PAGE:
A districtwide move to hybrid learning on Jan. 25 was announced during a special meeting of the Huntley School District 158 board Monday evening.
The updated hybrid learning plan released Monday includes a new learning model for students in kindergarten through fifth grade, District 158 Superintendent Scott Rowe said in an interview last week.
“We’ve been able to rearrange some staff and find ways to get our students in more days for in-person learning from the hybrid model that we ran back in October when we were able to be open,” Rowe said then. “It’s a really positive thing.”
Under the new plan, elementary students will be broken up into two groups with one group attending class in person in the morning for a half day each day and the other group in person in the afternoon, Rowe explained at Monday’s meeting. When students are not in school, they will be completing asynchronous remote learning, meaning it won’t be in real time.
This new half-day model will allow for a smoother transition into full in-person learning when the district is able to do so, Rowe said.
Students whose families elected to stay in remote learning, representing 24.2% of the kindergarten through fifth-grade population, will be assigned new teachers in this move, Rowe said. These new teachers will be dedicated solely to remote learning, which will allow remote learners to learn undisrupted by the schedule rotations of hybrid learners, he said.
Classes such as physical education and art will continue to be conducted remotely as will intervention services, Rowe said.
Individualized education programs for special education students will be accommodated on a student-by-student basis, he said. Students in self-contained special education classes will attend school in person for a modified full day ending at 1:25 p.m., according to Rowe’s presentation Monday.
The hybrid learning model for students in grades 6 through 12 will remain the same as it was when the district offered in-person time back in October, Rowe said.
They too will be divided into two groups and will attend school in person either on Mondays and Tuesdays or on Thursdays and Fridays, depending on their group assignment, with students of each group learning remotely on their off days. All students will learn remotely on Wednesdays, according to Rowe’s presentation.
About 54% of Huntley High School families opted to participate in this hybrid learning plan compared with 65% at Heineman Middle School and 63% at Marlowe Middle School, according to the presentation.
District families across all grade levels will receive a communication sometime this week with their student’s group assignment and siblings will be placed in the same grouping whenever possible, Rowe said.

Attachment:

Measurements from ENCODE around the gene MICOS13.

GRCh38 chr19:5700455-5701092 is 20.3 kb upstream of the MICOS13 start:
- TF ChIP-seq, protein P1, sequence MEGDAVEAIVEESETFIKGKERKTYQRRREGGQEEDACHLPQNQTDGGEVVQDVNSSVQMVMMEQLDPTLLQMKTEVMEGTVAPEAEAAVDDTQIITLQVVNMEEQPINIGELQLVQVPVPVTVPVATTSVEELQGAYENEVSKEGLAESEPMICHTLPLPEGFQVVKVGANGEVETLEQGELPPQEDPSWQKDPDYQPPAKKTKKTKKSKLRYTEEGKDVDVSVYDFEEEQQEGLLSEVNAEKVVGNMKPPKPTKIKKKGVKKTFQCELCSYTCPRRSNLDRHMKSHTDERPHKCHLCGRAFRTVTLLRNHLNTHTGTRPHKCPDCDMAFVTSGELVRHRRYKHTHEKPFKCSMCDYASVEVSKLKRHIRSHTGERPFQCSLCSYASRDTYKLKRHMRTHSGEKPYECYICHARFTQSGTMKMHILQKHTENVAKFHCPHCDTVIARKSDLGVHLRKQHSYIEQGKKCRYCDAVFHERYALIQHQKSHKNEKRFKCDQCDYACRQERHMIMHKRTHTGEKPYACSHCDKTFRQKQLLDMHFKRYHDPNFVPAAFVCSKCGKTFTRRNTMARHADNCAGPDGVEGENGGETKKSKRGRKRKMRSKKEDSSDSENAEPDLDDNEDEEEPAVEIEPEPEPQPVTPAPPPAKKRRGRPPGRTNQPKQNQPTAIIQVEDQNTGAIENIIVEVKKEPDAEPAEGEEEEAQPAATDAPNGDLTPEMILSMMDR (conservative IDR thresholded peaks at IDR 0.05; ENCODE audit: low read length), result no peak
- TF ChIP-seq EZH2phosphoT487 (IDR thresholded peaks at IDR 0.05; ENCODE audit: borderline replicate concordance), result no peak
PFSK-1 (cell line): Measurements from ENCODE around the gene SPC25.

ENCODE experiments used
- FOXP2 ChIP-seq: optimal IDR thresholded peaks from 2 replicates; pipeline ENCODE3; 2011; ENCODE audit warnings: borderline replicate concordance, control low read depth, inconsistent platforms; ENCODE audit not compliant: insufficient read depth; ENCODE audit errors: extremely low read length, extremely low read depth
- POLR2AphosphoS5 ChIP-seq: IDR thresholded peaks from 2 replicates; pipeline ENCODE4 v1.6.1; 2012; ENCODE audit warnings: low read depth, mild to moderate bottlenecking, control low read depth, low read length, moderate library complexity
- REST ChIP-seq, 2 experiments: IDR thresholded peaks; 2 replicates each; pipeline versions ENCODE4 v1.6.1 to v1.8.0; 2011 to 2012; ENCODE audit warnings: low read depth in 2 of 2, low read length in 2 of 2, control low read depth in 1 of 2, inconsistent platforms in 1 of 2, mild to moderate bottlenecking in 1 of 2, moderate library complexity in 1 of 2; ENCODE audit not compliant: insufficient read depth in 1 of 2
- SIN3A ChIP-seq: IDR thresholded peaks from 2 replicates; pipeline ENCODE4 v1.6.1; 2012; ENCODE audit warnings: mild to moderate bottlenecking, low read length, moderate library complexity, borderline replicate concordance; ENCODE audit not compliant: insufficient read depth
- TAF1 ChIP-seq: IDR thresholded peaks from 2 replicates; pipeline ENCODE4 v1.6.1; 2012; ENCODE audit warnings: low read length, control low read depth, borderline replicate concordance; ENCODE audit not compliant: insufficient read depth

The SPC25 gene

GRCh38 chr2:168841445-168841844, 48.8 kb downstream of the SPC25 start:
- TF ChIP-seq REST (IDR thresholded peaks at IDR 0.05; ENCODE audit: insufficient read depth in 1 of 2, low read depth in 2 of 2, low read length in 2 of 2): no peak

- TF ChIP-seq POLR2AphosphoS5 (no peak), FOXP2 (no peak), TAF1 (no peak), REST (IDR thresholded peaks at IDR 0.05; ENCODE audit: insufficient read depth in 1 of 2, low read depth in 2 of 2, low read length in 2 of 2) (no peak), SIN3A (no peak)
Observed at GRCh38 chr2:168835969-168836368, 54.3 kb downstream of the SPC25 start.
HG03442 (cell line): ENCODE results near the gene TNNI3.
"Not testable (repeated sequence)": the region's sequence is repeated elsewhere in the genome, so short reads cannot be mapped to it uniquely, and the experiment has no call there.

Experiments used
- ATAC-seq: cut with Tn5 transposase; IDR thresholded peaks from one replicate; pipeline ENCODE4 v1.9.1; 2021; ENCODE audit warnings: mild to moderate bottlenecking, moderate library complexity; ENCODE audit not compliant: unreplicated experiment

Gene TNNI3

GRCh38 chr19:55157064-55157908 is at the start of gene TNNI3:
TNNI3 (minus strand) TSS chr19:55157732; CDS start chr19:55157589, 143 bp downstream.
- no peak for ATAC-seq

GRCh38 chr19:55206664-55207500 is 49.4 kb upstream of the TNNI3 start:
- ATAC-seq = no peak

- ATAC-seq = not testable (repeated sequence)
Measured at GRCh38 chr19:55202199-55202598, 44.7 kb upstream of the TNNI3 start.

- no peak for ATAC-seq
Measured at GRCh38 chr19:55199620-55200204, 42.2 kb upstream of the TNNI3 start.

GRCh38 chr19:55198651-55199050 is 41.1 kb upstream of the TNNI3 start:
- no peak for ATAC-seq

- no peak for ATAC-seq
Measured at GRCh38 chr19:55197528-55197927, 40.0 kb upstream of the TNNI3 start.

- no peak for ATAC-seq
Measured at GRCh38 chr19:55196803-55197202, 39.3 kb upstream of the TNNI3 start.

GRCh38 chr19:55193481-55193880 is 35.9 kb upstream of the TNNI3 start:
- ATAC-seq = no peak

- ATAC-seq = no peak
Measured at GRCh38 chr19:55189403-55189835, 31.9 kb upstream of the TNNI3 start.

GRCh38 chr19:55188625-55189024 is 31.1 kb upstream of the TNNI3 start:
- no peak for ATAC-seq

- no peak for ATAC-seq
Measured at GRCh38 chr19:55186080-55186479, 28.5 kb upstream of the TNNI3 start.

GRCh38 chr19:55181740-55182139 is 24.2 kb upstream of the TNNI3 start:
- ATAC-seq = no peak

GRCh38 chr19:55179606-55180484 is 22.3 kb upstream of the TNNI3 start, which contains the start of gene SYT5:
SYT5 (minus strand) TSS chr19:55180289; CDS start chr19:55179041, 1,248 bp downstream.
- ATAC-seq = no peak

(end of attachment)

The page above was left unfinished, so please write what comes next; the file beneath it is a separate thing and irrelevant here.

Bagged breakfast and lunch will be available to kindergarten through fifth-grade students each day and lunch will be provided to students in grades 6 through 12 in person but in non-congregate settings, Rowe said. Curbside meal pickup will be available at Marlowe Middle School everyday from 8 to 10 a.m., but the district’s delivery meal service no longer will be available.
The district’s confidence in their ability to bring students back into schools safely has grown since October, and certainly since March, Rowe said.
This growing confidence culminated on Dec. 18 when the McHenry County Department of Health incorporated five mitigation strategies from the Centers for Disease Control and Prevention into its guidance for local schools, Rowe said. The district’s ability to meet, and exceed, these strategies solidified the decision to move to hybrid learning Jan. 25, he said.
The five strategies include “consistent and correct use of masks, social distancing to the largest extent possible, hand hygiene and respiratory etiquette, cleaning and disinfection, [and] contact tracing in collaboration with local health department,” according to the county’s interim guidance for schools.
This new guidance comes with the recognition that schools have more control over their environment than most other public settings and, with these strategies in effect, can often maintain a lower risk of transmission independent of what the rate of spread within the broader community may look like, Rowe said.
“We remain completely in alignment with the health department and continue to expect that we are operating with full health department support,” he said at Monday’s meeting.
This does not mean that the district will not see cases of COVID-19 in its schools following this transition but that it will have the capacity to respond appropriately to prevent major outbreaks of the virus, Rowe said.
In response to a question from a board member, Rowe said he feels confident that the district will be able to keep this new learning model in place for the foreseeable future. If needed, specific classes or buildings may experience temporary shifts back to remote learning rather than the entire district, he said.
“We’re going to hang on and fight like heck to stay in,” he said.